The Story of the Swallows


Swallows Story | FAQs | Swallows Vocalization Experiement | Dr. Charles Brown | Photos

Cliff Swallow

Swallows Story
The miracle of the “Swallows” of Capistrano takes place each year at Mission San Juan Capistrano, on March 19th, St. Joseph’s Day.

As the faithful little birds wing their way back to the most famous mission in California, the village of San Juan Capistrano takes on a fiesta air and the visitors from all parts of the world, and all walks of life, gather in great numbers to witness the “miracle” of the return of the swallows.

At dawn on St. Joseph’s Day, the little birds arrive and begin rebuilding their mud nests, which are clinging to the ruins of the Great Stone Church of San Juan Capistrano. The arches of the two story, vaulted Great Stone Church were left bare and exposed, as the roof collapsed during the earthquake of 1812.

Cliff Swallow

The Great Stone Church, said to be the largest and most ornate in any of the missions, now has a more humble destiny -- that of housing the birds that St. Francis loved so well.

After the summer spent within the sheltered walls of the Old Mission in San Juan Capistrano, the swallows take flight again, and on the Day of San Juan, October 23rd, they leave after circling the Mission bidding farewell to the “Jewel of the Missions.”


Frequently Asked Questions About the Swallows

1. Where are the swallows?
The Cliff Swallows begin to arrive in March from their winter home in Argentina . Between March and October they can be seen building nests in the eaves. Due to urbanization, they seek out areas near water and food sources such as a concrete under pass or bridge near creeks. They start their migration back to Argentina in October.

2. Do the swallows still come back?
The Swallows come back every March.  When the Great Stone Church was stabilized, the preservationists removed the nests that had been constructed over a very long period.  When the nests were removed, the swallows diverted to other portions of San Juan Capistrano.  Also, the swallows came back to the Mission because it was the main and biggest building. With the development of the community, there became alternative locations for them to build their nests.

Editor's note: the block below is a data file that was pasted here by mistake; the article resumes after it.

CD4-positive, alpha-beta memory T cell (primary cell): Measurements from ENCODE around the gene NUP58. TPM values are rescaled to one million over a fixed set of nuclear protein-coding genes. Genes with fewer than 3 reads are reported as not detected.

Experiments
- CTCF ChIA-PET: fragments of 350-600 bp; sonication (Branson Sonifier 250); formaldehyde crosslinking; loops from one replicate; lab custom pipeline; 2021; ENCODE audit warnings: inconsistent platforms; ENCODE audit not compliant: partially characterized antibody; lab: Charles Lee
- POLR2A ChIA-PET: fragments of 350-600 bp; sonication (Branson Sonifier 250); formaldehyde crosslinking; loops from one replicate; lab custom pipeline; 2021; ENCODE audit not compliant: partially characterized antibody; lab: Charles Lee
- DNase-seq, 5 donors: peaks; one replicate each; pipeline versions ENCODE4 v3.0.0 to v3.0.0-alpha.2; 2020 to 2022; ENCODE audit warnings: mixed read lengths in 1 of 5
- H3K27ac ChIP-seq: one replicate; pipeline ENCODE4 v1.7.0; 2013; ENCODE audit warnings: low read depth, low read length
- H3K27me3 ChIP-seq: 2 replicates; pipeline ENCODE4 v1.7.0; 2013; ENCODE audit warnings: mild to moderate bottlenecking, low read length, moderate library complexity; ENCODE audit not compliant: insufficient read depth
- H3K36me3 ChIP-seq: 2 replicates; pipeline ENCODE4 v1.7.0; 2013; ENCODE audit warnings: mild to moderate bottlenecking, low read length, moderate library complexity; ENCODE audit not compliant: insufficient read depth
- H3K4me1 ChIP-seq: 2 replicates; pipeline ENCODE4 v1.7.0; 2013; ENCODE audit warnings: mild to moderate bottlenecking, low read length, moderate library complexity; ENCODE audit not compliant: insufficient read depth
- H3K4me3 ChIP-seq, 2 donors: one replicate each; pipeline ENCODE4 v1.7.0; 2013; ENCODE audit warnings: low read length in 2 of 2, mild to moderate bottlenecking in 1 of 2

Swallows Vocalization Experiment

Swallows Vocalization Experiment
Urbanization has resulted in fewer sightings of the birds during their annual migration from Argentina each spring in recent years. But cliff swallows expert Dr. Charles Brown came up with an idea that is making a difference.

Under Brown's direction, the Mission established a vocalization project that lures the swallows back to the Mission. The project involves speakers playing cliff swallow courtship calls that are placed behind the statue of Father Junipero Serra on the Mission grounds.

Mission San Juan Capistrano's enterprising Swallows Vocalization Project is now underway for the fourth and final season, an effort to lure the popular birds onto the mission grounds.

"The recording is of courtship songs that males use to attract females. And males would be attracted too because they are very social birds," Dr. Brown said. "It's a matter of attracting them in; we know they are overhead and in the area.”

The project involves a systematic program of playing the courtship calls and songs a few times a day, when the weather is good and during the times the swallows would be foraging.

Dr. Brown has suggested that this be the final year of the Swallows Vocalization Project so that he can incorporate a new phase in attracting the bird. Stayed tuned for Dr. Brown's next idea.

The project this year began on February 1. They built it, now come watch the swallows return to Capistrano.

Download official press release

Dr. Charles Brown
Renowned Cliff Swallows Expert

Dr. Charles R. Brown
Professor of Biological Sciences at University of Tulsa
, has studied more than 200,000 cliff swallows over the last 28 years.

Enjoy these books by Charles R. Brown:
Swallows Summer

This book is about a passion for birds, but it is also about the personal challenges of scientific research. Click here to purchase.

Coloniality in the Cliff Swallows
Brown investigates twenty-six social and ecological costs and benefits of coloniality, many never before addressed in a systematic way for any species. Click here to purchase.


Swallows Articles
Choosing where to live and when to come back from the Cliff Swallows Perspective
Professor Charles R. Brown. Click here to learn more.
Article courtesy of Phi Kappa Phi Forum

Click here for more information about St. Joseph's Day and the return of these famous swallows

Please see our History section for more detailed information about the history of Mission San Juan Capistrano.

Download the story of Mission San Juan Capistrano's Swallows

Click here to download cliff swallows photos



Mission Swallow Policy Statement:
Our signature swallow consists of an illustrative fork tail swallow, in-flight. This type of swallow art is unique to the Mission San Juan Capistrano brand because of its popularity in the 1930s and usage in vintage and historic memorabilia. The American public, and even the world at large has come to associate the Mission San Juan Capistrano landmark as the home of these famed birds. When the Mission portrays the literal swallows, we use the photographic, authentic and real life image. In graphic form, we use the romantic version, fork tailed, in-flight swallow.

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Mission San Juan Capistrano Preservation Funds
26801 Ortega Hwy
San Juan Capistrano, CA 92675

For questions, please call Barb Beier at (949) 234-1323 or email
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